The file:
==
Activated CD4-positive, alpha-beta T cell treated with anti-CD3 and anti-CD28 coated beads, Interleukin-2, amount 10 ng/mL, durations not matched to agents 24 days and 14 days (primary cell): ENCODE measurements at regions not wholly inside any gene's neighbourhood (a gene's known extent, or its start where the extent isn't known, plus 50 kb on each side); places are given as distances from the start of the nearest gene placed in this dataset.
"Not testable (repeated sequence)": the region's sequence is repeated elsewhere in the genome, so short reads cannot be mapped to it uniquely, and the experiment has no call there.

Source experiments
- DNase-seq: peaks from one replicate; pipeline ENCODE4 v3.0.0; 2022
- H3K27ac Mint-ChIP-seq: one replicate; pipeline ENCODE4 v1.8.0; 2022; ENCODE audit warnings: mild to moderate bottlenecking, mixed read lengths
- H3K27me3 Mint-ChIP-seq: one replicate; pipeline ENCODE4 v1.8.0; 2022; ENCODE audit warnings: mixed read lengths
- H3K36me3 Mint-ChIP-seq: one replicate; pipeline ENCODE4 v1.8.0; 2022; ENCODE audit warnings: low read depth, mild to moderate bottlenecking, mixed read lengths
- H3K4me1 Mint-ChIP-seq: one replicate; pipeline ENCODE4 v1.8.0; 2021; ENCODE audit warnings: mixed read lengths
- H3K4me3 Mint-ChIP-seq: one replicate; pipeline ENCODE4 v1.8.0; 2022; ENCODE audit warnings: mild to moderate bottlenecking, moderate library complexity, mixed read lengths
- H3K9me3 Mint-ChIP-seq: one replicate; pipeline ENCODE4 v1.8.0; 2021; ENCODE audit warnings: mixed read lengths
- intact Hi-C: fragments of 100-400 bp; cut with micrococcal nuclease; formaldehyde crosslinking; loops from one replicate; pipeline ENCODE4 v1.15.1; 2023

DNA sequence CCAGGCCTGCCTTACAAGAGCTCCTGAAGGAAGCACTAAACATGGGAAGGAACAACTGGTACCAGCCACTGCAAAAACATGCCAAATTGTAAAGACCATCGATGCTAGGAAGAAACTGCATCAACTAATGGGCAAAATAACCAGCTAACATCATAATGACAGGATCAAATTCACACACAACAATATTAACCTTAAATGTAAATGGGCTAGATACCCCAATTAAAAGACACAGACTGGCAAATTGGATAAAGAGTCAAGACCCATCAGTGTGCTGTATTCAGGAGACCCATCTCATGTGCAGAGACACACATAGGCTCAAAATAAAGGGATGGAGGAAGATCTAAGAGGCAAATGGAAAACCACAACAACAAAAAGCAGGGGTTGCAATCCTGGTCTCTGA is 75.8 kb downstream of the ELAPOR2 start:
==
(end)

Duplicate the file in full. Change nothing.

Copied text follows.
Activated CD4-positive, alpha-beta T cell treated with anti-CD3 and anti-CD28 coated beads, Interleukin-2, amount 10 ng/mL, durations not matched to agents 24 days and 14 days (primary cell): ENCODE measurements at regions not wholly inside any gene's neighbourhood (a gene's known extent, or its start where the extent isn't known, plus 50 kb on each side); places are given as distances from the start of the nearest gene placed in this dataset.
"Not testable (repeated sequence)": the region's sequence is repeated elsewhere in the genome, so short reads cannot be mapped to it uniquely, and the experiment has no call there.

Source experiments
- DNase-seq: peaks from one replicate; pipeline ENCODE4 v3.0.0; 2022
- H3K27ac Mint-ChIP-seq: one replicate; pipeline ENCODE4 v1.8.0; 2022; ENCODE audit warnings: mild to moderate bottlenecking, mixed read lengths
- H3K27me3 Mint-ChIP-seq: one replicate; pipeline ENCODE4 v1.8.0; 2022; ENCODE audit warnings: mixed read lengths
- H3K36me3 Mint-ChIP-seq: one replicate; pipeline ENCODE4 v1.8.0; 2022; ENCODE audit warnings: low read depth, mild to moderate bottlenecking, mixed read lengths
- H3K4me1 Mint-ChIP-seq: one replicate; pipeline ENCODE4 v1.8.0; 2021; ENCODE audit warnings: mixed read lengths
- H3K4me3 Mint-ChIP-seq: one replicate; pipeline ENCODE4 v1.8.0; 2022; ENCODE audit warnings: mild to moderate bottlenecking, moderate library complexity, mixed read lengths
- H3K9me3 Mint-ChIP-seq: one replicate; pipeline ENCODE4 v1.8.0; 2021; ENCODE audit warnings: mixed read lengths
- intact Hi-C: fragments of 100-400 bp; cut with micrococcal nuclease; formaldehyde crosslinking; loops from one replicate; pipeline ENCODE4 v1.15.1; 2023

DNA sequence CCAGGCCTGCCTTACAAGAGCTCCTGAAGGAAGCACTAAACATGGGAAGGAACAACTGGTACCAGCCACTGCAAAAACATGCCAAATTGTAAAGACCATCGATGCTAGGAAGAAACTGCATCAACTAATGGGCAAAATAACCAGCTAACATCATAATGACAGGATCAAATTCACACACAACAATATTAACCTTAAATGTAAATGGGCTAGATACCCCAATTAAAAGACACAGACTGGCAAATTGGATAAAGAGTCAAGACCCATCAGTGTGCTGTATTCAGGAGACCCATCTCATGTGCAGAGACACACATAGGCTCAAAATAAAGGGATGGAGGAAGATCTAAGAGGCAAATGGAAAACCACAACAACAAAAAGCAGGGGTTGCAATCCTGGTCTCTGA is 75.8 kb downstream of the ELAPOR2 start: